Once Collection Engine 290 determines that the request can be honored, it selects per the present subject matter an appropriate communication server within the Collection Engine, and submits the command to retrieve data from the device and return it. The communications server forms a C12.22 table read request, encrypts it, and sends it to the device directly, if IP connected, or to Cell Relay 202 for RF LAN connected devices. In cases where traffic flows through the RF LAN, the Cell Relay software retrieves the message from the IP backhaul 298, and evaluates the message. The destination address (in C12.22 terminology, the called ApTitle) may be stripped off to save bandwidth on the network, relying instead on the underlying RF LAN addressing scheme for delivering the message. The Cell Relay software must also examine whether the destination ApTitle is still valid within the cell. If the destination ApTitle is no longer valid, the Cell Relay rejects the message, returning an error packet to the Collection Engine. Provided that the destination is still valid, the Cell Relay software sends the message to the device across the RF LAN, per the present subject matter.
In accordance with present technology, several of the groupings of meters illustrated in
According to present technology, electricity meters 230, 232, 240, and 242 may include communications equipment that is constantly energized by way of the individual meters connection to a source of alternating current (AC) electricity. Meters 250, 252, 254, 256, 260, 262, 264, and 266, on the other hand, are not coupled to an AC source but rather their communications equipment may be supplied by way of an onboard battery power supply. In this manner, electricity meters 230, 232, 240, and 242 form hubs for a home area network through which meters 250, 252, 254, 256, 260, 262, 264, and 266 may communicate with Collection Engine 290 or other network nodes. Such other network nodes may include other types of devices residing within a residence or customer premises include devices such as, but not limited to, appliances, display devices, and electronic control devices.
In order to conserve battery power, battery operated meters 250, 252, 254, 256, 260, 262, 264, and 266 may be associated with the respective electricity meters 230, 232, 240, and 242 so that communications between battery powered meters 250, 252, 254, 256, 260, 262, 264, and 266 may be conducted with Collection Engine 290 by way of the respective electricity meters 230, 232, 240, and 242 by providing in the electricity meters dedicated portions of memory configured to serve as “mailboxes” for the battery powered meters 250, 252, 254, 256, 260, 262, 264, and 266.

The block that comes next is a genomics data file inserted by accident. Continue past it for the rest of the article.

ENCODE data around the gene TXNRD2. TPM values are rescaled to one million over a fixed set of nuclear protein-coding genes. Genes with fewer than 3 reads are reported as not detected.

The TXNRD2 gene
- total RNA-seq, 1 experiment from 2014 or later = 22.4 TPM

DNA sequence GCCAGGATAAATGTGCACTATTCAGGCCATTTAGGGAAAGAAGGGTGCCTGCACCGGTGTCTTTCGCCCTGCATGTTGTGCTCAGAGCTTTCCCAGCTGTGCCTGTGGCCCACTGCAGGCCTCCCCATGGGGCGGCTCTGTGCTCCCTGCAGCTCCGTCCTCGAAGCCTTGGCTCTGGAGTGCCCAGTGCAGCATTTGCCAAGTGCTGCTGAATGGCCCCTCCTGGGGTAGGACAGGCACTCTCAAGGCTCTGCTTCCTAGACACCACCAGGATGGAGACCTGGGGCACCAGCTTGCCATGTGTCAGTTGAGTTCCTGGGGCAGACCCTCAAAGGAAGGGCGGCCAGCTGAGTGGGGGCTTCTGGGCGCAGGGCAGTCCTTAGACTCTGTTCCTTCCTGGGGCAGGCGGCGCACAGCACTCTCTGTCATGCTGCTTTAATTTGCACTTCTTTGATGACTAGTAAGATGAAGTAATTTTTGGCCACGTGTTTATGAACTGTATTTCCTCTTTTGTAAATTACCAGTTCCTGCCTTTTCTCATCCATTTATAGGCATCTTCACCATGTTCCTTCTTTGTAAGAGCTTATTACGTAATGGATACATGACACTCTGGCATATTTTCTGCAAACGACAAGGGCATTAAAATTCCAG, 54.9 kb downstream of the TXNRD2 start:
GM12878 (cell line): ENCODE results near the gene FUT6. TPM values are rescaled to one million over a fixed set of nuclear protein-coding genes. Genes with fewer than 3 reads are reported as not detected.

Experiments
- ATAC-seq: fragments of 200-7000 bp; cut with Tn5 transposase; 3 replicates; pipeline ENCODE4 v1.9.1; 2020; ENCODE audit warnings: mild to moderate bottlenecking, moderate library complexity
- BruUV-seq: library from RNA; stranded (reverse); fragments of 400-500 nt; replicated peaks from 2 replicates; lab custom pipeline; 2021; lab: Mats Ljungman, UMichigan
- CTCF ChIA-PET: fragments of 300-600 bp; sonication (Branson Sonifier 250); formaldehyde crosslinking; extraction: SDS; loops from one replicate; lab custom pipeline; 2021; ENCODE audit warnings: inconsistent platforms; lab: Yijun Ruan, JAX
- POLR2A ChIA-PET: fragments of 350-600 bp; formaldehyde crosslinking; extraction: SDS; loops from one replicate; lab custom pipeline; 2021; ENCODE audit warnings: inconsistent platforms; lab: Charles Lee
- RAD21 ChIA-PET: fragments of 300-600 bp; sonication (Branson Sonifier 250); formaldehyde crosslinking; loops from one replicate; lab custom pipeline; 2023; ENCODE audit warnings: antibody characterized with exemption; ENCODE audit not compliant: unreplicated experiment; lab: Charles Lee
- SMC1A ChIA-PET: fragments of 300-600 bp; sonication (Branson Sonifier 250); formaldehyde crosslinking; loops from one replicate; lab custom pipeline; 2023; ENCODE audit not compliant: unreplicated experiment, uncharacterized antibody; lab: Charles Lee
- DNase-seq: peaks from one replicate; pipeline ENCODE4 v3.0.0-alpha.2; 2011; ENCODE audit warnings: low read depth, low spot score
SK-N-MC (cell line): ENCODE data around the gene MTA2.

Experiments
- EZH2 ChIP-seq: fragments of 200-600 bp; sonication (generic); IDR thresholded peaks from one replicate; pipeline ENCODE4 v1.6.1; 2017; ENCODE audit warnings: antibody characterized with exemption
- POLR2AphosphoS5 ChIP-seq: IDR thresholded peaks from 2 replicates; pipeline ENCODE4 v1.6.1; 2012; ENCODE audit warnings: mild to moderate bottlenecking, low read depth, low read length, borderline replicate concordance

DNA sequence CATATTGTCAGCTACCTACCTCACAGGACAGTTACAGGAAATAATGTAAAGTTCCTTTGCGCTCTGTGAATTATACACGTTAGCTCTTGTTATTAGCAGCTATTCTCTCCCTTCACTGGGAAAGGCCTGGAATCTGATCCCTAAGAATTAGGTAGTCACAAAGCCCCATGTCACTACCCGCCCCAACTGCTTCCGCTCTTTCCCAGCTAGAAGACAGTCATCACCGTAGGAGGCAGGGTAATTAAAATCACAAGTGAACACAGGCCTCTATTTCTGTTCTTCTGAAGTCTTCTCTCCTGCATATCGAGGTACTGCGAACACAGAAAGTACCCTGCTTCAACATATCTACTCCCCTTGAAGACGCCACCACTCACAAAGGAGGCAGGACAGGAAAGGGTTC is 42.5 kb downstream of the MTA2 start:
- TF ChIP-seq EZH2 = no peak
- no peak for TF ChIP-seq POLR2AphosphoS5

When, for example, a message is broadcast, multicast, or specifically addressed to an individual network node (meter), a protocol stack for the RF LAN advantageously takes the message and constructs a node path for the message to take before actually transmitting the packet. Such pre-constructed node path allows Cell Relay 202 per the present subject matter to push a message down through the tree of the cell without creating redundant radio messages.
If Collection Engine 290 wants to do an on-demand read to gas meter 256, it starts by sending the message to Cell Relay 202. Cell Relay 202 in turn sends out a transmission that will be heard by both respective electricity meters 210 and 220 (in the exemplary configuration of present
In accordance with the present technology, electricity meter 232 has contained there in dedicated storage space configured to operate as a mailbox for gas meter 256 as well as water meter 254 and possibly an oil meter (not illustrated) or other home area network devices including such as might be installed separately within a residence or customer premises. As the battery operated meters associated with electricity meter 232, in this case meters 254 and 256, are configured to “wake up” only periodically in order to save battery power, the mailbox in electricity meter 232 associated with gas meter 256 will store any message directed to gas meter 256's address until such time as gas meter 256 wakes up and checks its mail in its mailbox. The mailbox may also store messages sent from the gas meter 256 or any other home area network device until such time as the message may be forwarded to Collection Engine 290 or other network address.